Famed Pianist Van Cliburn’s Effects on Auction Block
Hundreds of items from the estate of the celebrated U.S. pianist Van Cliburn are scheduled to go up for auction in March.
New York auction house Christie’s has scheduled a March 4-5 auction of the collection. The items were left behind in Cliburn’s Fort Worth-area mansion when he died a year ago.
It will be the second auction of items from the Cliburn estate. Bidders bid more than $4.3 million for 166 lots of antiques, jewelry and other items in May 2012.
Among the items available in this latest bidding is a 144-year-old piano bought in the 1940s by Cliburn’s mother, Rildia Bee O’Bryan Cliburn, and given to her son.
Cliburn’s first-place award at the 1958 International Tchaikovsky Competition in Moscow at age 23 made him an overnight sensation, propelled him to a phenomenally successful and lucrative career and helped thaw the Cold War at the height of U.S.-Soviet tensions. In that political climate the Tchaikovsky judges were wary of awarding top prize to a U.S. entrant and sought advice from Soviet leader Nikita Khrushchev.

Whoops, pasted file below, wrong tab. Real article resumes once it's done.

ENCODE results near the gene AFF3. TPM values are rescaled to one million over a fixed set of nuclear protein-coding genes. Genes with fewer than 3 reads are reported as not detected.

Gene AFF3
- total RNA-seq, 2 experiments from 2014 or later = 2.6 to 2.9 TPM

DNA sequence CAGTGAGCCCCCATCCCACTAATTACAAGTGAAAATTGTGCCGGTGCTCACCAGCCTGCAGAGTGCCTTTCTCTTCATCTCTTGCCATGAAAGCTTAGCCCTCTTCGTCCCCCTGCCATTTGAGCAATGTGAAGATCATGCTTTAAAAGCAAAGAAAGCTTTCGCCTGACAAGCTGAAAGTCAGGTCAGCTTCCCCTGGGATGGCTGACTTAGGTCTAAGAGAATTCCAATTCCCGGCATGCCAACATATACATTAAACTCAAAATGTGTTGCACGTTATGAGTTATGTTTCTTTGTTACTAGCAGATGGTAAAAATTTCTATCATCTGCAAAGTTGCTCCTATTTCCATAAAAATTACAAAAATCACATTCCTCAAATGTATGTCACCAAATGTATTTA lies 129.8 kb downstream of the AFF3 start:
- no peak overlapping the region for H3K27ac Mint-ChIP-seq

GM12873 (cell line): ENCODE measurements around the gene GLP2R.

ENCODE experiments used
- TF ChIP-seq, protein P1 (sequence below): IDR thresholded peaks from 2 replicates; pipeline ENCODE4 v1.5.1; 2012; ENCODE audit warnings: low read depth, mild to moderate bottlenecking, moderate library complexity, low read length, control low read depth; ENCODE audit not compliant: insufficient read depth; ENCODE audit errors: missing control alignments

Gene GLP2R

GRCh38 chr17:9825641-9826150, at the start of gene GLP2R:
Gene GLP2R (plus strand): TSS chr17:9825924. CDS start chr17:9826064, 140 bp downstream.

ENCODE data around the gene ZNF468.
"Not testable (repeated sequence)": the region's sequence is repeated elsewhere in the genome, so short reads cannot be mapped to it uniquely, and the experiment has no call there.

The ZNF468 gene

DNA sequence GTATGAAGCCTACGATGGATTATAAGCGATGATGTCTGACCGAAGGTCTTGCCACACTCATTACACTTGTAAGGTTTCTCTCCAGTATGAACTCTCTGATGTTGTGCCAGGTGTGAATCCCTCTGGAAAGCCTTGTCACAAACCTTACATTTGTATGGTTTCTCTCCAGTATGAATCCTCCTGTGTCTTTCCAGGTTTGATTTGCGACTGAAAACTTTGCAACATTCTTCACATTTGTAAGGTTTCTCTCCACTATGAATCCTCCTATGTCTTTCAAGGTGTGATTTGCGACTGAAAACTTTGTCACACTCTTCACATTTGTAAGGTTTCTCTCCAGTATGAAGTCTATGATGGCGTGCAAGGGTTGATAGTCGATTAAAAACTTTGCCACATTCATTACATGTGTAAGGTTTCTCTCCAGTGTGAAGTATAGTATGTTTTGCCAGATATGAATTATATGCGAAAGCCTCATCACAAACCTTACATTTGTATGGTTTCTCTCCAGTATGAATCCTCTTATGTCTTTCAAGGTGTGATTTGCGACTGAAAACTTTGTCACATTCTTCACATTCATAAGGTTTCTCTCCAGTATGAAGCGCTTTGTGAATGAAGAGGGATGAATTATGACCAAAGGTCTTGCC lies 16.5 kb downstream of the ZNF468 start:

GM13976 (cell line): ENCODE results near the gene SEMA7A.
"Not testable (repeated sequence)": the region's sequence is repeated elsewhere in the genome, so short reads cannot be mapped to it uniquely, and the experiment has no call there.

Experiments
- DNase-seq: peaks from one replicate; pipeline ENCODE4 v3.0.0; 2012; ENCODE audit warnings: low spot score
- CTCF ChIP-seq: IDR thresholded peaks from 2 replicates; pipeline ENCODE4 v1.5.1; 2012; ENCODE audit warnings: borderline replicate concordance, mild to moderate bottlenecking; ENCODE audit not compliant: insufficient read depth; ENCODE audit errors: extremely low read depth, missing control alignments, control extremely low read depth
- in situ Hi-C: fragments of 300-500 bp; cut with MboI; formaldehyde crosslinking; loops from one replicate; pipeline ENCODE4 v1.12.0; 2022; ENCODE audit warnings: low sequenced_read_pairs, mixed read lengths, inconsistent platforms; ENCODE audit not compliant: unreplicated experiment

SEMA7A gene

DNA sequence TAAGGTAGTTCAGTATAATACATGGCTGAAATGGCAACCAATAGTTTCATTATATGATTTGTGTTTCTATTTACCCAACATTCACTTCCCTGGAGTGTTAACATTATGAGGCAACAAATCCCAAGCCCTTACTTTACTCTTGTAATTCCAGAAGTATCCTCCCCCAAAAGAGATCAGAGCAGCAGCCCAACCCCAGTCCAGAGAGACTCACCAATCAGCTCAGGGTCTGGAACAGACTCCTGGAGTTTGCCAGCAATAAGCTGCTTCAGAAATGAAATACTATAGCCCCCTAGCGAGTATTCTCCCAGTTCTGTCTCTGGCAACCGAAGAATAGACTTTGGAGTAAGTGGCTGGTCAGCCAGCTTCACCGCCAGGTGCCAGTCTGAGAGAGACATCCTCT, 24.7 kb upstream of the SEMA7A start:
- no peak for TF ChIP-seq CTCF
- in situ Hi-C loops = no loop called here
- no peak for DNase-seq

“Is he the best?” Khrushchev asked. “Then give him the prize!”
When Cliburn returned to New York he received a tickertape parade in Lower Manhattan, the first musician to be so honoured, cheered by 100,000 people lining Broadway. His cover story in Time magazine proclaimed him “The Texan Who Conquered Russia.” He went on to sponsor a coveted international piano award. He played for royalty, heads of state, and every U.S. president from Harry S. Truman to Barack Obama.